In specimens 40–50 mm SL ( Fig. 1b–d View Fig ), midlateral stripe P becoming dark grey to black. Blotches becoming black and vertically elongated, reaching stripe P-1. Additional black blotches appearing overimposed on stripe P, more distinct anteriorly. A row of blackish spots appearing on stripe P+1, which disappears. Small spots on stripe P-1, connected or not with those on stripe P. With increasing size ( Figs. 1e–h View Fig , 2 View Fig ), stripe P paler or indistinct except on caudal peduncle; stripe P-1 is fainter or missing. Spots on stripe P are smaller, more numerous, more contrasted, and extend until caudal-fin base. Spots on stripe P-1 are more numerous, and extend until above end of anal-fin base. Spots on stripe P+1 are more numerous, irregularly shaped, and extend until about midlength of caudal peduncle. With increasing size, spots are less regularly shaped and less regularly set; additional spots appear between the main rows.

A small vertically elongated black spot behind upper extremity of gill opening, visible at all sizes, although less contrasted in largest individuals.

Dorsal fin: a black band made of pigments on membranes in median position; distal part hyaline, proximal part greyish. Anal fin: a black band made of pigments on membranes in median position; distal part yellowish, proximal part pale grey. Caudal pale yellowish; proximal half of median rays black, continuing stripe P. Pectoral and pelvic fins yellowish.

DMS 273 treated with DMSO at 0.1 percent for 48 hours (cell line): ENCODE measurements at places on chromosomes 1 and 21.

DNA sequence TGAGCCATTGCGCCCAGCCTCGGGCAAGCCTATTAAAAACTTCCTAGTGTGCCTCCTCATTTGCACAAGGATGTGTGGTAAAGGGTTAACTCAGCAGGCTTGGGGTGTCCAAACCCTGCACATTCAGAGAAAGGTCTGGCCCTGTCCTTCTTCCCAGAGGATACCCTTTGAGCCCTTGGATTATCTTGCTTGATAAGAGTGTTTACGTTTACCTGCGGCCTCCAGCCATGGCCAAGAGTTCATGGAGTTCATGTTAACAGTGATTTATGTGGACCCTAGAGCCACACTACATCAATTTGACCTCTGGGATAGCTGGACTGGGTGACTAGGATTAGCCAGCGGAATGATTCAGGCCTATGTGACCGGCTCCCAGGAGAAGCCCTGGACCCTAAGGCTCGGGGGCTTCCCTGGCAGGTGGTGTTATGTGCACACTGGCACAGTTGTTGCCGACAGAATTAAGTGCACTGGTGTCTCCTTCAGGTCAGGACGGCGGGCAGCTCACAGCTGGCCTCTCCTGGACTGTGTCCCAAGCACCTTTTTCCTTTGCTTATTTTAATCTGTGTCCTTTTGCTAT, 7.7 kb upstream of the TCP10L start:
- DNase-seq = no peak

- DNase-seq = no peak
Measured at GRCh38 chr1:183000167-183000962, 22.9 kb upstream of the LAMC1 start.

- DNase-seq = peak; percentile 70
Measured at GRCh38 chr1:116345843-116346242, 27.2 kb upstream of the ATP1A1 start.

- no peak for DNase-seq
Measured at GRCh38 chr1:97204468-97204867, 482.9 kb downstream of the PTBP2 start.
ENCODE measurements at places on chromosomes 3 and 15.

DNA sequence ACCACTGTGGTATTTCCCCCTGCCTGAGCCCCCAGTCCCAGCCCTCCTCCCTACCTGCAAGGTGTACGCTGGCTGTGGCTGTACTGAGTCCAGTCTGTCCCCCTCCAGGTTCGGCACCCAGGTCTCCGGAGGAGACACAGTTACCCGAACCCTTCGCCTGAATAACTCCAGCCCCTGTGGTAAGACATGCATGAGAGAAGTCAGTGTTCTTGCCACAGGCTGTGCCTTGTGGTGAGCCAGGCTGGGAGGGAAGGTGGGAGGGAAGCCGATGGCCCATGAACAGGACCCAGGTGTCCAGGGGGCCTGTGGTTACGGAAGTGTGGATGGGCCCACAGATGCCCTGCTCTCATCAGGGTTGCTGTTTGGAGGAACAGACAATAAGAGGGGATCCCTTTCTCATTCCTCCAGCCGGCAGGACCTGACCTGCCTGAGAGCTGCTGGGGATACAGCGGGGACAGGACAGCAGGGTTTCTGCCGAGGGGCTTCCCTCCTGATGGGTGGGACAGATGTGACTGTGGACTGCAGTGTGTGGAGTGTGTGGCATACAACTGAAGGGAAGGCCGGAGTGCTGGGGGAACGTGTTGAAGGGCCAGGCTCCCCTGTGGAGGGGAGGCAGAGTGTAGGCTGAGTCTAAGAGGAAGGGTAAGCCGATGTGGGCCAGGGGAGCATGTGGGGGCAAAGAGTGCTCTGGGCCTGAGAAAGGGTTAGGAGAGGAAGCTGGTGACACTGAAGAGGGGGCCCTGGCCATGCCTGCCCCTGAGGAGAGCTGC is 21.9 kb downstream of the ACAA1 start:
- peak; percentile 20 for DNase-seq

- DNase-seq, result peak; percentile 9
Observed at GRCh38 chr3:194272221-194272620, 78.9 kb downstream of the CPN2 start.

In fresh specimens, about 10 hours after fixation (heavy rain did not allow to examine material at day light earlier; Fig. 2 View Fig ): body pale brown with greenish to orangish hue, blotches black with greenish hue, back brown, belly silvery. Dorsal fin: median stripe dark brown, distal part whitish to pale yellowish, proximal part pale brown. Anal fin: median band pale brown, distal part yellow to orange, proximal part greyish to orange. Caudal fin pale orange. Pectoral and pelvic fins orange.

Geographical distribution. Devario kysonensis was originally described from the Song Lam drainage in Nam Can commune ( Ky Son district , Nghe An Province, Vietnam; Nguyen et al., 2010). No additional records have appeared in available Vietnamese literature as far as could be ascertained. Nam Can is located at 19°10′20″N 104°15′48″E, along the border with Laos GoogleMaps , which corresponds to the water divide between the Song Lam and Mekong drainages. The Song Lam drains eastwards and enters the Gulf of Tonkin.